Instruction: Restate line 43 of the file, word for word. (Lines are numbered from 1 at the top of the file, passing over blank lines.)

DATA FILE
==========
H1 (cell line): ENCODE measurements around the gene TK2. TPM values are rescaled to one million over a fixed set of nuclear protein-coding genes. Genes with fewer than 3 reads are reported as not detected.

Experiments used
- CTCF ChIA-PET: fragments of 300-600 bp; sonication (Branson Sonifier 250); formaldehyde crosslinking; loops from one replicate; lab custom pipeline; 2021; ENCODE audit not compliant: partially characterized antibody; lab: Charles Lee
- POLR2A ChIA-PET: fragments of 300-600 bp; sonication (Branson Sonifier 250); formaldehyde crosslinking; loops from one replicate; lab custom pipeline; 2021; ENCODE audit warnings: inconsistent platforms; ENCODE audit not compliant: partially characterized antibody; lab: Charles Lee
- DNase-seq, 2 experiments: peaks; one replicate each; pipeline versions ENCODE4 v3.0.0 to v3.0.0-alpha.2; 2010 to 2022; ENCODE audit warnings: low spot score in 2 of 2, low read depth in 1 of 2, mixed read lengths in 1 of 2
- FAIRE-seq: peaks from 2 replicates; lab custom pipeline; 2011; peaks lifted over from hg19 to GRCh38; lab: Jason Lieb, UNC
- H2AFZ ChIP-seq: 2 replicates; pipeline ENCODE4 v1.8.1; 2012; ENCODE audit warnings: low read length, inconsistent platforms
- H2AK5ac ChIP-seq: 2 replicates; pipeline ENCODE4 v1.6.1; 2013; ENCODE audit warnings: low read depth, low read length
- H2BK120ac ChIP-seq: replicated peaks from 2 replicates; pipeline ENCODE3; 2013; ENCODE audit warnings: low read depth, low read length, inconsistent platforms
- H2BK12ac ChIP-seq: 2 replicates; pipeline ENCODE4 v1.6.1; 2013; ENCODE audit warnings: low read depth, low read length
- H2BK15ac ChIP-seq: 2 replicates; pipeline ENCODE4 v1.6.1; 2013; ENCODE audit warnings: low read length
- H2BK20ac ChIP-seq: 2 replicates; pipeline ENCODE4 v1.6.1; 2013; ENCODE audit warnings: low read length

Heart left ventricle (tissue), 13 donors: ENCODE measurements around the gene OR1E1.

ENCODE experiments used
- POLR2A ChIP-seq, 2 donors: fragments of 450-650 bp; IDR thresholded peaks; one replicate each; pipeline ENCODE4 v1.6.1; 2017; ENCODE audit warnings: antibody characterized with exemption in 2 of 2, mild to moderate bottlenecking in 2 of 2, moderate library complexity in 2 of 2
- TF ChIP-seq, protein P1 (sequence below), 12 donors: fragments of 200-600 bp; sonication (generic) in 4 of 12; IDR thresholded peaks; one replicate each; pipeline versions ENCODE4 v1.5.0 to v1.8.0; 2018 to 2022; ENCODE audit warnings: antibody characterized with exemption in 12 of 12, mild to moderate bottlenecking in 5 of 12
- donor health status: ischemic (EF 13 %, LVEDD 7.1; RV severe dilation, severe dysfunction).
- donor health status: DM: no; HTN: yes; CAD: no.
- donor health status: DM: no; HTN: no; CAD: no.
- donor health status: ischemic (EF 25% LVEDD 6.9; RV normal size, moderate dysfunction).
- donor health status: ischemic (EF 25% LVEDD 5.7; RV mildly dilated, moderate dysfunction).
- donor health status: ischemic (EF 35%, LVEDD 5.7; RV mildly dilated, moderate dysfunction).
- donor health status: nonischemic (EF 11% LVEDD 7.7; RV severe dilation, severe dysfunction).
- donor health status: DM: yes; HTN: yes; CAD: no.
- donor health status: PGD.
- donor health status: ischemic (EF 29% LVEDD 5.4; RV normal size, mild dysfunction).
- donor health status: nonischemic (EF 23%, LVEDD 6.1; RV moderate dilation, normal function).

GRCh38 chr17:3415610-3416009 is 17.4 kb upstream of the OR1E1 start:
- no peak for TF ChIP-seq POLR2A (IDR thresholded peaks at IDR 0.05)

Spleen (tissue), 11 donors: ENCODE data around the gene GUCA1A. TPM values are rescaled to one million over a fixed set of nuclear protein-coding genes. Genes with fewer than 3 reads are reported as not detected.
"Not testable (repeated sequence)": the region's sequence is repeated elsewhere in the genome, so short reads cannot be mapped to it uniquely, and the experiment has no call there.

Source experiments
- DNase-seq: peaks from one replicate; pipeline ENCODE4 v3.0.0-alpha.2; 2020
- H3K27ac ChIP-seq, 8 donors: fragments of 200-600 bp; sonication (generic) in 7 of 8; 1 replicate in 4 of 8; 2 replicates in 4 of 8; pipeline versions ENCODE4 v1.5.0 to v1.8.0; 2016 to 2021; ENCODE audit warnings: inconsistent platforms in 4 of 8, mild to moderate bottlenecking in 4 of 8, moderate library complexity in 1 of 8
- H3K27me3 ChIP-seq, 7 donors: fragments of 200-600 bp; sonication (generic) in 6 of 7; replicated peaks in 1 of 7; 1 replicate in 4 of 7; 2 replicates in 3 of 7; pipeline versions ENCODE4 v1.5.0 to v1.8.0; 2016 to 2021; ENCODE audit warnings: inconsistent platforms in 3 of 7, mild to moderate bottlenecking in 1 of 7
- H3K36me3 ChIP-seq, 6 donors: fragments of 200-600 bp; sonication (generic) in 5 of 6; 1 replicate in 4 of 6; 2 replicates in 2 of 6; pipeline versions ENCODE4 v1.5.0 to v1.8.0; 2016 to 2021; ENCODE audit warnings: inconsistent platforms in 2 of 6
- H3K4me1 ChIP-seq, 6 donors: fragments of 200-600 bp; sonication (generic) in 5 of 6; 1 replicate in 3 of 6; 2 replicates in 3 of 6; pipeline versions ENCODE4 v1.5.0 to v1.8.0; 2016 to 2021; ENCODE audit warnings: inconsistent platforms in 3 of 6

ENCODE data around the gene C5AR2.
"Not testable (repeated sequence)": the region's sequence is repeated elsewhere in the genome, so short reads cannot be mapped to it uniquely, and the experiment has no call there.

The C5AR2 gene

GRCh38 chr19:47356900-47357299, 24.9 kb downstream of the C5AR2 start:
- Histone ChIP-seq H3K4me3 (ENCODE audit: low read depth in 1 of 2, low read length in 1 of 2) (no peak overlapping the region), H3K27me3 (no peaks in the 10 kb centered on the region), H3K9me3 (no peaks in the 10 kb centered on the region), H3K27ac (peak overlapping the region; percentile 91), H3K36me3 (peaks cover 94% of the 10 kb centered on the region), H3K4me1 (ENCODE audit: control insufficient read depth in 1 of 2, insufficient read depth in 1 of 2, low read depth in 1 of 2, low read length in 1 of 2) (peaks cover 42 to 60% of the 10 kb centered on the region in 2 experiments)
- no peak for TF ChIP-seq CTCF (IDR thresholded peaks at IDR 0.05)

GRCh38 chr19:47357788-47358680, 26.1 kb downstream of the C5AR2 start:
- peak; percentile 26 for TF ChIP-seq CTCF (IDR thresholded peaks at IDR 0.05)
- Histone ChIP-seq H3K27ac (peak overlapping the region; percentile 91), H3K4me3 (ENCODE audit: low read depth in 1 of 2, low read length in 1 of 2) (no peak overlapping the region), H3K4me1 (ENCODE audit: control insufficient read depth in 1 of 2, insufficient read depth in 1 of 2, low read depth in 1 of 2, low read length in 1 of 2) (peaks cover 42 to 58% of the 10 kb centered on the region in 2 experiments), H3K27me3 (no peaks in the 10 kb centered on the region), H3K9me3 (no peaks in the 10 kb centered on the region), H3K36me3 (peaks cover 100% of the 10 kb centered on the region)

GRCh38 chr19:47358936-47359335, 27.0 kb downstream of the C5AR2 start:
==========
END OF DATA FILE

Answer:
- no peak for TF ChIP-seq CTCF (IDR thresholded peaks at IDR 0.05)